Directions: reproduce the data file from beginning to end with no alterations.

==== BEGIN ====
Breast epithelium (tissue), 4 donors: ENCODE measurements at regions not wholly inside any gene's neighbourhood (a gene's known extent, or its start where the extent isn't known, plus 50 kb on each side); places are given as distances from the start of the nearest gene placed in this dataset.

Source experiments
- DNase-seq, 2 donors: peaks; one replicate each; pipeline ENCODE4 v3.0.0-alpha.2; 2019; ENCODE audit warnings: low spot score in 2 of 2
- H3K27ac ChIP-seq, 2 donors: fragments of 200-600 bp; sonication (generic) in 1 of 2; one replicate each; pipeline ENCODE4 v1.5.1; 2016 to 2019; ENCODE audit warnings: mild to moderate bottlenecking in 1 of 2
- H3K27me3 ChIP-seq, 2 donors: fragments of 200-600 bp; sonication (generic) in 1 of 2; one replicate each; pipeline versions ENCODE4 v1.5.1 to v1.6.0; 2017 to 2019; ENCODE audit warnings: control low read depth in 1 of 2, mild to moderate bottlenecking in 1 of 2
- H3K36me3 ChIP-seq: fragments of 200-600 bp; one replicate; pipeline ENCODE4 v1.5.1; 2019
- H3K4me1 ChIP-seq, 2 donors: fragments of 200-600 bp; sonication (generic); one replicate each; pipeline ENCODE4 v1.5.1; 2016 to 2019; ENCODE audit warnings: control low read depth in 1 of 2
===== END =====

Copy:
Breast epithelium (tissue), 4 donors: ENCODE measurements at regions not wholly inside any gene's neighbourhood (a gene's known extent, or its start where the extent isn't known, plus 50 kb on each side); places are given as distances from the start of the nearest gene placed in this dataset.

Source experiments
- DNase-seq, 2 donors: peaks; one replicate each; pipeline ENCODE4 v3.0.0-alpha.2; 2019; ENCODE audit warnings: low spot score in 2 of 2
- H3K27ac ChIP-seq, 2 donors: fragments of 200-600 bp; sonication (generic) in 1 of 2; one replicate each; pipeline ENCODE4 v1.5.1; 2016 to 2019; ENCODE audit warnings: mild to moderate bottlenecking in 1 of 2
- H3K27me3 ChIP-seq, 2 donors: fragments of 200-600 bp; sonication (generic) in 1 of 2; one replicate each; pipeline versions ENCODE4 v1.5.1 to v1.6.0; 2017 to 2019; ENCODE audit warnings: control low read depth in 1 of 2, mild to moderate bottlenecking in 1 of 2
- H3K36me3 ChIP-seq: fragments of 200-600 bp; one replicate; pipeline ENCODE4 v1.5.1; 2019
- H3K4me1 ChIP-seq, 2 donors: fragments of 200-600 bp; sonication (generic); one replicate each; pipeline ENCODE4 v1.5.1; 2016 to 2019; ENCODE audit warnings: control low read depth in 1 of 2